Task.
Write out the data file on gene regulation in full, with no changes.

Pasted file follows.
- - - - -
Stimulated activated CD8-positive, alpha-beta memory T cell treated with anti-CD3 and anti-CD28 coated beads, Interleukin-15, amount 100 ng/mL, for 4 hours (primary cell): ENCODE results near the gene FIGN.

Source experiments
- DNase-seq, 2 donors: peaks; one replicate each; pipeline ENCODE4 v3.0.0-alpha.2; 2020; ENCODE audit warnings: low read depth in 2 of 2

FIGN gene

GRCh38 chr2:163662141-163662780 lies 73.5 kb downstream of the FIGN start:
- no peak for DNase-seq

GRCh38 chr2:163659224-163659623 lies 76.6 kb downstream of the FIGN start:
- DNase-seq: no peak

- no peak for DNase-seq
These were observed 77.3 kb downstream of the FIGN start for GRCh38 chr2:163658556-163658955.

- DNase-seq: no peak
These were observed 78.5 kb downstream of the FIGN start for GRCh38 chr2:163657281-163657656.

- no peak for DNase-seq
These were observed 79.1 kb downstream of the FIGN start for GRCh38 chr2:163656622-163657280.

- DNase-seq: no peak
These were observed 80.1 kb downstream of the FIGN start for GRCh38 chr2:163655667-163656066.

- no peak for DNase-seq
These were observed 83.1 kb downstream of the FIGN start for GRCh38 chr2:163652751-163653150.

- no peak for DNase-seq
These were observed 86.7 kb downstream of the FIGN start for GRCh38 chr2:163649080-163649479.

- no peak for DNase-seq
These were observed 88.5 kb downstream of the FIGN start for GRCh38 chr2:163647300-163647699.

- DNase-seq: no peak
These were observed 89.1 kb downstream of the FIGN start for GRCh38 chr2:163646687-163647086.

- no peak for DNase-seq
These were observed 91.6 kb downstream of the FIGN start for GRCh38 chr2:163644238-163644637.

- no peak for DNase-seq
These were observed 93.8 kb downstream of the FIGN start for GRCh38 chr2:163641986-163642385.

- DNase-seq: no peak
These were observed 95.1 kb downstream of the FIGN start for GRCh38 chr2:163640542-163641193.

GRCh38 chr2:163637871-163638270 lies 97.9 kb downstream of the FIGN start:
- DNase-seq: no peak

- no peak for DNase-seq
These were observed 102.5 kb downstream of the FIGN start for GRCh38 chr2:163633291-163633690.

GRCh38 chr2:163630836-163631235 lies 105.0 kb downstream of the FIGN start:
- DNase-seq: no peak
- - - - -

Stimulated activated CD8-positive, alpha-beta memory T cell treated with anti-CD3 and anti-CD28 coated beads, Interleukin-15, amount 100 ng/mL, for 4 hours (primary cell): ENCODE results near the gene FIGN.

Source experiments
- DNase-seq, 2 donors: peaks; one replicate each; pipeline ENCODE4 v3.0.0-alpha.2; 2020; ENCODE audit warnings: low read depth in 2 of 2

FIGN gene

GRCh38 chr2:163662141-163662780 lies 73.5 kb downstream of the FIGN start:
- no peak for DNase-seq

GRCh38 chr2:163659224-163659623 lies 76.6 kb downstream of the FIGN start:
- DNase-seq: no peak

- no peak for DNase-seq
These were observed 77.3 kb downstream of the FIGN start for GRCh38 chr2:163658556-163658955.

- DNase-seq: no peak
These were observed 78.5 kb downstream of the FIGN start for GRCh38 chr2:163657281-163657656.

- no peak for DNase-seq
These were observed 79.1 kb downstream of the FIGN start for GRCh38 chr2:163656622-163657280.

- DNase-seq: no peak
These were observed 80.1 kb downstream of the FIGN start for GRCh38 chr2:163655667-163656066.

- no peak for DNase-seq
These were observed 83.1 kb downstream of the FIGN start for GRCh38 chr2:163652751-163653150.

- no peak for DNase-seq
These were observed 86.7 kb downstream of the FIGN start for GRCh38 chr2:163649080-163649479.

- no peak for DNase-seq
These were observed 88.5 kb downstream of the FIGN start for GRCh38 chr2:163647300-163647699.

- DNase-seq: no peak
These were observed 89.1 kb downstream of the FIGN start for GRCh38 chr2:163646687-163647086.

- no peak for DNase-seq
These were observed 91.6 kb downstream of the FIGN start for GRCh38 chr2:163644238-163644637.

- no peak for DNase-seq
These were observed 93.8 kb downstream of the FIGN start for GRCh38 chr2:163641986-163642385.

- DNase-seq: no peak
These were observed 95.1 kb downstream of the FIGN start for GRCh38 chr2:163640542-163641193.

GRCh38 chr2:163637871-163638270 lies 97.9 kb downstream of the FIGN start:
- DNase-seq: no peak

- no peak for DNase-seq
These were observed 102.5 kb downstream of the FIGN start for GRCh38 chr2:163633291-163633690.

GRCh38 chr2:163630836-163631235 lies 105.0 kb downstream of the FIGN start:
- DNase-seq: no peak